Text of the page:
Wednesday, October 1, 2014

First U.S. Ebola Case

A man who traveled to the U.S. from Liberia via Europe is now the first person to be diagnosed with Ebola while within the U.S. At least one of the major news services is giving this one "event" continuous coverage all day, which of course raises our fear level; it makes it sound like this one case of Ebola could lead to an epidemic in this country.

Nothing could be further from the truth. According to the CDC, Ebola is transmitted primarily in bodily fluids such as urine, saliva, or blood. In addition, Ebola patients can only infect others when they are actually sick - not before and not after. The patient in question didn't feel sick until several days after he arrived in the U.S. And four days after he began to feel sick, he was isolated in a hospital prepared to deal with diseases such as this. That means, for example, that he did not infect anyone on his incoming transatlantic flight, and he's probably not going to infect anyone else after the time he was hospitalized. At most, he could have infected some of the people with whom he had close contact in the four days during which he felt sick before he was hospitalized.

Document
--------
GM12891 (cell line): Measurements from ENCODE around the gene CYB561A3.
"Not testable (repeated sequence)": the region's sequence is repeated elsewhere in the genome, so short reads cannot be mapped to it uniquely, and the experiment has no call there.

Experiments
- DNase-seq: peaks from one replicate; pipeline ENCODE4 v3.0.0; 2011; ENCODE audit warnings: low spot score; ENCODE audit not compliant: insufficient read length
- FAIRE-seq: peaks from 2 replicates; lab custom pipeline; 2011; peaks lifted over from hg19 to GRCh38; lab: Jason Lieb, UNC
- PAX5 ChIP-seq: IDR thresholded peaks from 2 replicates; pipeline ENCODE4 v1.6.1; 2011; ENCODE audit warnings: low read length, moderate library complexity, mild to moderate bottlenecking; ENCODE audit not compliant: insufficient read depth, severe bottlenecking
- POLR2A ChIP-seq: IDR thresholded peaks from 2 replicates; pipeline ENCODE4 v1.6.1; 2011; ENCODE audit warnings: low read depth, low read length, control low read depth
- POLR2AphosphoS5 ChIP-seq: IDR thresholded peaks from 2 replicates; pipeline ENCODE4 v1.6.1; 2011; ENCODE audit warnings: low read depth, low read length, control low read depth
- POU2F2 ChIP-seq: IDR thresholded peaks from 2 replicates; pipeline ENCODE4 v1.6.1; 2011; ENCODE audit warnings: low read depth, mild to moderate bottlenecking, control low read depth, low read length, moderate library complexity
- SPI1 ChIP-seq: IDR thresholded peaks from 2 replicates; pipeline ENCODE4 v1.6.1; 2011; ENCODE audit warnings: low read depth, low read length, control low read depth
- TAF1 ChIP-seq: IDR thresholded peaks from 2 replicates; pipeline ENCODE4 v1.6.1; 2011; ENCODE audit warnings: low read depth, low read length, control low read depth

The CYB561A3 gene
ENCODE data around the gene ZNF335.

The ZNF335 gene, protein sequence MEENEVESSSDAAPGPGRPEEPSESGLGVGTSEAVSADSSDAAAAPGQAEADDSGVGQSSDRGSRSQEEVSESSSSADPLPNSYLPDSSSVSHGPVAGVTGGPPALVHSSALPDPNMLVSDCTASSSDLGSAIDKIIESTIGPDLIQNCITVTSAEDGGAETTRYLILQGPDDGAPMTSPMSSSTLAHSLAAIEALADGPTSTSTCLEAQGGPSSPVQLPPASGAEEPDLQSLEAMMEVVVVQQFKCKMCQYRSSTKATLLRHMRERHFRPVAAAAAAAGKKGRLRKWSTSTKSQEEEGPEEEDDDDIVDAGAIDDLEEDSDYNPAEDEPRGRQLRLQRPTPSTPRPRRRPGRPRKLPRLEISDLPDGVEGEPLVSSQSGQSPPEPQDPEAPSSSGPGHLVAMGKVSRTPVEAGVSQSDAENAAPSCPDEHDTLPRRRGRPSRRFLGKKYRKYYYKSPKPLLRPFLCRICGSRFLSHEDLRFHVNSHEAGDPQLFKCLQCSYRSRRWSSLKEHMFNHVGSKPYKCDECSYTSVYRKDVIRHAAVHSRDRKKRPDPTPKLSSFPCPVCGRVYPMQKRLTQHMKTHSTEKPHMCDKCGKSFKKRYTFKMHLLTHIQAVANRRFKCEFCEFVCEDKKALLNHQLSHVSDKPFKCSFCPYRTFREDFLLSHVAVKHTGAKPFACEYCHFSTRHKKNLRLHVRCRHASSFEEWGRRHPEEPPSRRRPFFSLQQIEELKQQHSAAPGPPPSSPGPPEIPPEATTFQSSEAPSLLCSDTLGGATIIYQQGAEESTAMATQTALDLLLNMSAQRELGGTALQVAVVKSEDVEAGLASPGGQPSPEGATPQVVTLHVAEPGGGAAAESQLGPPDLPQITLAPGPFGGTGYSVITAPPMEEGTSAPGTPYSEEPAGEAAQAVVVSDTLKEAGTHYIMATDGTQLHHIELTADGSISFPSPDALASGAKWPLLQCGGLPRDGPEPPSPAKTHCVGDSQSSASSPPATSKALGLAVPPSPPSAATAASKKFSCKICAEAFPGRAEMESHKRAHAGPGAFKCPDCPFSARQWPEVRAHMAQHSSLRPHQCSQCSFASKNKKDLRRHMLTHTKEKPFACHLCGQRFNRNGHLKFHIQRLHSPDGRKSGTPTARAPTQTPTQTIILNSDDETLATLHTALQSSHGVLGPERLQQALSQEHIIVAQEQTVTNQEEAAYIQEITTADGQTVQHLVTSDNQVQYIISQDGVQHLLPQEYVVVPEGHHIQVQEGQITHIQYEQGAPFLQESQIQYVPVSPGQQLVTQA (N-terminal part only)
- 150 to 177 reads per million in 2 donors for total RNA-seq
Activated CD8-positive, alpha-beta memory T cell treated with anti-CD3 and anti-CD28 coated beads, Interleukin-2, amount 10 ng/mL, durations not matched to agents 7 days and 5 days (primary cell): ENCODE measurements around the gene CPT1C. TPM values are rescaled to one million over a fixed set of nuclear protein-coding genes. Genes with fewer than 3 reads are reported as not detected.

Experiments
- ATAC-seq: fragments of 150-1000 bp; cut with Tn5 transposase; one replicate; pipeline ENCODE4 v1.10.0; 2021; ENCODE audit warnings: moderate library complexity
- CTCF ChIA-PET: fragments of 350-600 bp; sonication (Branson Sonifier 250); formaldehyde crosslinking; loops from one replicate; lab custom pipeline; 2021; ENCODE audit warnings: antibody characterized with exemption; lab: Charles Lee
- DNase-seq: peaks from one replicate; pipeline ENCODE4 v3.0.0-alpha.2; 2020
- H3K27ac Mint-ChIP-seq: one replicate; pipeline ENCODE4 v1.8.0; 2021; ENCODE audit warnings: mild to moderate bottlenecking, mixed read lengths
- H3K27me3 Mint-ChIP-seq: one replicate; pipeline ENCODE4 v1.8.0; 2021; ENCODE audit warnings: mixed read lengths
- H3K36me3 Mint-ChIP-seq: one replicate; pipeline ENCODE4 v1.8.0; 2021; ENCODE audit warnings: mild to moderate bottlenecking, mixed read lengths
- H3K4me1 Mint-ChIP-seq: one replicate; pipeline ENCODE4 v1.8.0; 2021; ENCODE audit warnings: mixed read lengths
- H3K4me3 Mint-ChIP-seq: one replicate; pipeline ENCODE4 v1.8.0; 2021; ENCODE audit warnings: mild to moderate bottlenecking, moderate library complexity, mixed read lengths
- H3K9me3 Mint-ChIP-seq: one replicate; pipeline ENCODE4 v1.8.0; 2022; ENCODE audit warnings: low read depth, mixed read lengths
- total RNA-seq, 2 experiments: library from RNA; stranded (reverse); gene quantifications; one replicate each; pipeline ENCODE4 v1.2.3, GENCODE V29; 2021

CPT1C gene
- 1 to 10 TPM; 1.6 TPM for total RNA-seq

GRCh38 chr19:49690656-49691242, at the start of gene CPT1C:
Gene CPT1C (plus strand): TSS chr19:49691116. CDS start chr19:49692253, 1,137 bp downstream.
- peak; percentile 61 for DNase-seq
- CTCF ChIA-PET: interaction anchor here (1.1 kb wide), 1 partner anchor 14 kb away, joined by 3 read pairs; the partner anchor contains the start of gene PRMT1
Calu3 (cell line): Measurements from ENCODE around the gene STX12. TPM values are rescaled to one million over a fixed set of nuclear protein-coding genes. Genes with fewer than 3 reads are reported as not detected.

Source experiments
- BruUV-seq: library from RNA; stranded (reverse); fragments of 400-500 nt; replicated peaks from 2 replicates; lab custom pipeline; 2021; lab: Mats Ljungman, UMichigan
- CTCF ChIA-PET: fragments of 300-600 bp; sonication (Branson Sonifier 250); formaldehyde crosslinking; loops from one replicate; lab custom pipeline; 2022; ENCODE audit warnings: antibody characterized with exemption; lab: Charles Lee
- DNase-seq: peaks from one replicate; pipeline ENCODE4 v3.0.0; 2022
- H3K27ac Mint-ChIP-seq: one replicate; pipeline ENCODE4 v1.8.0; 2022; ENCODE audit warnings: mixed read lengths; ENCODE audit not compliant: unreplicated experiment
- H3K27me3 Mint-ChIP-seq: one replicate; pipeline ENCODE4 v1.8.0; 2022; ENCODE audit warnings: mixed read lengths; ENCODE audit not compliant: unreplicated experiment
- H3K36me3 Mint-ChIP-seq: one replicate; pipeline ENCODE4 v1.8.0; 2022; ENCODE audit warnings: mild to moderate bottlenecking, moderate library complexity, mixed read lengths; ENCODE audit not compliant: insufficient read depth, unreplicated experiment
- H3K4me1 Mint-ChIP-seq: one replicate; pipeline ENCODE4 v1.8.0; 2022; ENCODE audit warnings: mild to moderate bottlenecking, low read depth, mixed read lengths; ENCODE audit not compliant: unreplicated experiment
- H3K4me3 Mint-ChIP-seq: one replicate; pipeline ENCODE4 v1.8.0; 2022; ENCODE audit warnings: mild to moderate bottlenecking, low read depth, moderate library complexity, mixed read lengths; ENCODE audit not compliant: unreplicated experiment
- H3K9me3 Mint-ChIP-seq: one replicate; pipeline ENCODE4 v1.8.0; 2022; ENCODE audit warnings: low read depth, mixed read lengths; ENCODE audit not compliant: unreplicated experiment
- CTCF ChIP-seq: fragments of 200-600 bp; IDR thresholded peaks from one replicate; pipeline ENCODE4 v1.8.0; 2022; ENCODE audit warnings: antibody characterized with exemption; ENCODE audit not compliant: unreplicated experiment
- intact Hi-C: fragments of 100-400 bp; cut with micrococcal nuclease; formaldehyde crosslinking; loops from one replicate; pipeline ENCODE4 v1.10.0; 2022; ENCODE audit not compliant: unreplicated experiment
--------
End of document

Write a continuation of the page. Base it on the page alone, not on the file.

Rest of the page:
Public health officials certainly have their hands full finding all the people with whom the Ebola patient had direct contact, and monitoring them for 21 days. Surveillance is tedious, but it works. So relax; at least one expert doesn't think an Ebola epidemic is likely in this country. Ebola is just not transmitted easily enough.

Sensationalism sells. But the news services should dial back their continuous coverage of what is probably a non-event.

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